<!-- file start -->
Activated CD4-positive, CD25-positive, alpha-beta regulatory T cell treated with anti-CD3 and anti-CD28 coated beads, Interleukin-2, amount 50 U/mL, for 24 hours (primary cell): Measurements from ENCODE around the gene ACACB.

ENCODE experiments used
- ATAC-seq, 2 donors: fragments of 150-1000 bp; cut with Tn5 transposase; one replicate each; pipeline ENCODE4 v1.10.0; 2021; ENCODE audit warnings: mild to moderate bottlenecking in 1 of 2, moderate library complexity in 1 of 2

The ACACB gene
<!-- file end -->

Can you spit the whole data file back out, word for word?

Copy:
Activated CD4-positive, CD25-positive, alpha-beta regulatory T cell treated with anti-CD3 and anti-CD28 coated beads, Interleukin-2, amount 50 U/mL, for 24 hours (primary cell): Measurements from ENCODE around the gene ACACB.

ENCODE experiments used
- ATAC-seq, 2 donors: fragments of 150-1000 bp; cut with Tn5 transposase; one replicate each; pipeline ENCODE4 v1.10.0; 2021; ENCODE audit warnings: mild to moderate bottlenecking in 1 of 2, moderate library complexity in 1 of 2

The ACACB gene